Saturday, January 11, 2014

Another reason to love Carnavalet: Georges Couthon's wheelchair

George Couthon was one of the twelve members of the Committee of Public Safety. The image of a trustworthy, polite, family man, as he is reputed to have been, is tough to reconcile with his actions as a member of the Committee of Public Safety, but maybe it will become more clear when I'm finished reading about him in Twelve Who Ruled.  He's redeemed somewhat because of his hesitation to follow the Committee's instruction to completely destroy the city of Lyon and to annihilate the rebellious Frenchmen that were her citizens.  Couthon dragged his feet and eventually forfeited the assignment to his colleague on the Committee, d'Herbois, who accomplished it with gusto.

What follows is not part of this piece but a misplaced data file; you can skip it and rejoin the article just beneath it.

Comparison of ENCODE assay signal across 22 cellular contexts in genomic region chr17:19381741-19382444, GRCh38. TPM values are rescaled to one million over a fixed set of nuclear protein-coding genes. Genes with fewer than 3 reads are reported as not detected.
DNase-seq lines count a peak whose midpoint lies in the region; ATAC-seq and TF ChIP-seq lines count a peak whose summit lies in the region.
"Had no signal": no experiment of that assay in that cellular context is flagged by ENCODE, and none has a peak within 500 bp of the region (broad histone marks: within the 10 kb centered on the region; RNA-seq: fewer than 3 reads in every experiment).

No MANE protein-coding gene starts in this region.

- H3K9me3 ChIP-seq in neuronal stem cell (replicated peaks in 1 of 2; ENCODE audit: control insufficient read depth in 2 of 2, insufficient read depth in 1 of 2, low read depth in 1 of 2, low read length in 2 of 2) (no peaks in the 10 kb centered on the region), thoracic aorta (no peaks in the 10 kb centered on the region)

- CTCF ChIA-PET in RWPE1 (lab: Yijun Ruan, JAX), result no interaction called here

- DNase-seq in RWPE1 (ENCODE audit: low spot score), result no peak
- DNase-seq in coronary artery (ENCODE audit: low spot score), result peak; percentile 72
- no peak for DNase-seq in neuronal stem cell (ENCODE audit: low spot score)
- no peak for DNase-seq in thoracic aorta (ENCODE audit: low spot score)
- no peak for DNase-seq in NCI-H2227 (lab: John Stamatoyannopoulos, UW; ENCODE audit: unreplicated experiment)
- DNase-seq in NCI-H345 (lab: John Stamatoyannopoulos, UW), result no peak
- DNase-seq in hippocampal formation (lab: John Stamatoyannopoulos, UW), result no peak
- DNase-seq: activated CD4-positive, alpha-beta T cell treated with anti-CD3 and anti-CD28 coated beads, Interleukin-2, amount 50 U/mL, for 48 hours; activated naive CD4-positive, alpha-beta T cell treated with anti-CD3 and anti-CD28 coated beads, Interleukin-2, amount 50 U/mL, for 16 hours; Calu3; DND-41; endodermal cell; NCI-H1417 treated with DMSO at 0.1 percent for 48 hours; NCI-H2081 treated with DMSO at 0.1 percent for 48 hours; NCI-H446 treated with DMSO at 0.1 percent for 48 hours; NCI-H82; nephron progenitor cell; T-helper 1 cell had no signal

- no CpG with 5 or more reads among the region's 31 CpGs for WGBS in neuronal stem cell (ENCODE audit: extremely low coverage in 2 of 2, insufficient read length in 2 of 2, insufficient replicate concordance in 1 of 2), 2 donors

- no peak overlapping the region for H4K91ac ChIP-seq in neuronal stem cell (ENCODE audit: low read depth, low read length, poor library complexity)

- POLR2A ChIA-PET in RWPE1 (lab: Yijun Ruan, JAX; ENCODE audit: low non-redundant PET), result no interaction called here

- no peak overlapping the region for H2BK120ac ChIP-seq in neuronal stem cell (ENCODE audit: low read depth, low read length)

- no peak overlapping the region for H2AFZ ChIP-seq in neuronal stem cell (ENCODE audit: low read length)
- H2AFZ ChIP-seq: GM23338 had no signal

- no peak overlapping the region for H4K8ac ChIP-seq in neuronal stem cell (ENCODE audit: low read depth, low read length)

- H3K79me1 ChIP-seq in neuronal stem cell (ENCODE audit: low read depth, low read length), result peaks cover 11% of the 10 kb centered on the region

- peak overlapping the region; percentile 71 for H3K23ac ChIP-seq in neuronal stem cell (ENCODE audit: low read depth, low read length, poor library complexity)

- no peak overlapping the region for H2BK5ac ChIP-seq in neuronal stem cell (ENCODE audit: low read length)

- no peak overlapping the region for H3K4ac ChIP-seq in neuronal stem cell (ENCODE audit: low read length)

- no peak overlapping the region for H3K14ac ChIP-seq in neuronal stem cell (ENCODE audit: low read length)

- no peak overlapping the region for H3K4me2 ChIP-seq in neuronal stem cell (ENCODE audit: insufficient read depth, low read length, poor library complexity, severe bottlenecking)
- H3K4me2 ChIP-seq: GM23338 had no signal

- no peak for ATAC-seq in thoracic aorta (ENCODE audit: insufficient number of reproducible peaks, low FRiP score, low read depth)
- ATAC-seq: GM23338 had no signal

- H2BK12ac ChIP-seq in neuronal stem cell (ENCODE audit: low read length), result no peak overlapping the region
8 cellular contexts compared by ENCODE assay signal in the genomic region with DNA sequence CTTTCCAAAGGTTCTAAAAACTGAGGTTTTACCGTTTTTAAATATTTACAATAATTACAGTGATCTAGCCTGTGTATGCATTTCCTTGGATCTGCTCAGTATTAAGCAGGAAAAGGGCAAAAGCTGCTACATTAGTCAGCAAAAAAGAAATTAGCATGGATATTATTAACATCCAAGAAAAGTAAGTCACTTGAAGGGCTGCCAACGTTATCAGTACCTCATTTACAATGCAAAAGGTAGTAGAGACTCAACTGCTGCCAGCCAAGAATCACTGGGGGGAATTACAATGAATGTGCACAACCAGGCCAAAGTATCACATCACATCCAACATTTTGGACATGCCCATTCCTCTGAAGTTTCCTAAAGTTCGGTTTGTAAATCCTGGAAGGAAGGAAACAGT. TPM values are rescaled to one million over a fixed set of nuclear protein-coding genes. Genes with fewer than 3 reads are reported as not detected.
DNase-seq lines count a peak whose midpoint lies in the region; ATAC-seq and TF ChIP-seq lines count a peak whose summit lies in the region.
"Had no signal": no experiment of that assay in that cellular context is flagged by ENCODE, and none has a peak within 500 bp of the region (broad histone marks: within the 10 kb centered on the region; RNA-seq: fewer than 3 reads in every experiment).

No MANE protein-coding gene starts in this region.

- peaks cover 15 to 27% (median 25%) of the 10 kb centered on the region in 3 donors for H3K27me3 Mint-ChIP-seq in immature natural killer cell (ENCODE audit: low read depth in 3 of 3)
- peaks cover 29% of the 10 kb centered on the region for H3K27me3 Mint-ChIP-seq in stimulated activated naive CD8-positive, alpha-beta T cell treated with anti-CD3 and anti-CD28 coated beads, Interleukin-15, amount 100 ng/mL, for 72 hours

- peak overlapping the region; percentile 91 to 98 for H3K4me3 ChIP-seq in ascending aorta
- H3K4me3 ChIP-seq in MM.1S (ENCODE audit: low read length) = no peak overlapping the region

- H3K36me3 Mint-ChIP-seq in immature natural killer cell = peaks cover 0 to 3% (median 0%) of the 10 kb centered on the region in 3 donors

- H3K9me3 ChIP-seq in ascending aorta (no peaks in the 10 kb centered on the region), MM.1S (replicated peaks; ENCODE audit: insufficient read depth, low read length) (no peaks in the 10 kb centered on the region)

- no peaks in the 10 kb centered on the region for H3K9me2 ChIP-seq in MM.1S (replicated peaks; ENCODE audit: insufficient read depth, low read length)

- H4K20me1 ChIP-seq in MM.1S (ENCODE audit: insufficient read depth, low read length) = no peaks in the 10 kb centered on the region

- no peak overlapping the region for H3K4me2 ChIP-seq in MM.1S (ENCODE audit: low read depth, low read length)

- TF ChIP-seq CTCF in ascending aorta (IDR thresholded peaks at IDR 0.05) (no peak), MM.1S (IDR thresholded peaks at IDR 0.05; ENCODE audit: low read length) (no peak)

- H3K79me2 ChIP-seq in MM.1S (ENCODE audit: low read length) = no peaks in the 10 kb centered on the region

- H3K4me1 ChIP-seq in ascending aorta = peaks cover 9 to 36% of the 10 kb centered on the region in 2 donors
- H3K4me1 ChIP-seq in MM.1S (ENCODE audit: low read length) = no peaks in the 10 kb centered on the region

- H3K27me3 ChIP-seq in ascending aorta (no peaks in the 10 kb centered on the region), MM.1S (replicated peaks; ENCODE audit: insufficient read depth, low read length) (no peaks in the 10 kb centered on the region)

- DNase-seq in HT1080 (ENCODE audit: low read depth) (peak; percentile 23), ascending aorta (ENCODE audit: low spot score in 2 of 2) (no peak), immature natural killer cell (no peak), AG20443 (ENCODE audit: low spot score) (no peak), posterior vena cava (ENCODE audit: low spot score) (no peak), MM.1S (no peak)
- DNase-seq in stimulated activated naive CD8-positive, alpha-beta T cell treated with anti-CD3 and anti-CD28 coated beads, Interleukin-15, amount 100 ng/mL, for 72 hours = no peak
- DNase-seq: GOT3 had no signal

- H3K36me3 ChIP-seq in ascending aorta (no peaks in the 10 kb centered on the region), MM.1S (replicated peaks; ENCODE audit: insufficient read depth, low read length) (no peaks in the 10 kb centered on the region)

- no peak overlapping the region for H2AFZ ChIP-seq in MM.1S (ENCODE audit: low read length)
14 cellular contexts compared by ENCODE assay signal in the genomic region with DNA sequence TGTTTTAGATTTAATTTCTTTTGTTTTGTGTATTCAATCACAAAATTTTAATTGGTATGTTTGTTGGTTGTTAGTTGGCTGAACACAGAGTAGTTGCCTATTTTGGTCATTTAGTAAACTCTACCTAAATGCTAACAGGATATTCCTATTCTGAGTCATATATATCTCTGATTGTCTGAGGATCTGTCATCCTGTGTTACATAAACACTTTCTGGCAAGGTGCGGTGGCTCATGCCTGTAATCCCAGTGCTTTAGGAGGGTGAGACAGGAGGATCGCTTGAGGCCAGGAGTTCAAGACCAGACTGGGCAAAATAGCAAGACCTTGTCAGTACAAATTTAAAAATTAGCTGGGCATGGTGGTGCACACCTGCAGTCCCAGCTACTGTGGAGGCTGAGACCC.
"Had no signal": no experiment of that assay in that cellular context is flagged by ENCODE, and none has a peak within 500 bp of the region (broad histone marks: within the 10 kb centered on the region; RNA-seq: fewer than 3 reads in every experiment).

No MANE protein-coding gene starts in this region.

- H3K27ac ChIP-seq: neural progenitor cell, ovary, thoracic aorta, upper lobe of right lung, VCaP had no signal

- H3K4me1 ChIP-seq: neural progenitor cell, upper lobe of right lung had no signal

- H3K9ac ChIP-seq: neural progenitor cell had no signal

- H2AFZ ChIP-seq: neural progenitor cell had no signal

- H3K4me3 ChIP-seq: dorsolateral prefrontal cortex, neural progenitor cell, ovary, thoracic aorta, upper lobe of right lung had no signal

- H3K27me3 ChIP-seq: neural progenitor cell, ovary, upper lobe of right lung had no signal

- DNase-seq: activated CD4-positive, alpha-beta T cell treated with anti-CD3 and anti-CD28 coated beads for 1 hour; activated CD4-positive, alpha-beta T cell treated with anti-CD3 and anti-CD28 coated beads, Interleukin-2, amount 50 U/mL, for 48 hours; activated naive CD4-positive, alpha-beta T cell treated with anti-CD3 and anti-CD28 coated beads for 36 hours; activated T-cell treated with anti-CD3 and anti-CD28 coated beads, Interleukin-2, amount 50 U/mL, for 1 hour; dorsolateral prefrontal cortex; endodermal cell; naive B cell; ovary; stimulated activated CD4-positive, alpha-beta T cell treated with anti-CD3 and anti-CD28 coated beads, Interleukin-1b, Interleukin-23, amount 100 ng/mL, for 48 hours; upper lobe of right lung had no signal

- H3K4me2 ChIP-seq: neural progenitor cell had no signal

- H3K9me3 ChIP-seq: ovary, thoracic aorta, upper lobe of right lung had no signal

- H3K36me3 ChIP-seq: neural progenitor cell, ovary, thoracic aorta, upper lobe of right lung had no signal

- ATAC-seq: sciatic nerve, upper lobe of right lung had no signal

Couthon lost the use of his legs through a gradual paralysis which left him confined to a wheelchair.  Doctors attributed the paralysis to meningitis, but Couthon believed it to be a consequence of "freely indulging his sexual proclivities," as the book says.  This must be the cousin ailment to the blindness we've all heard about.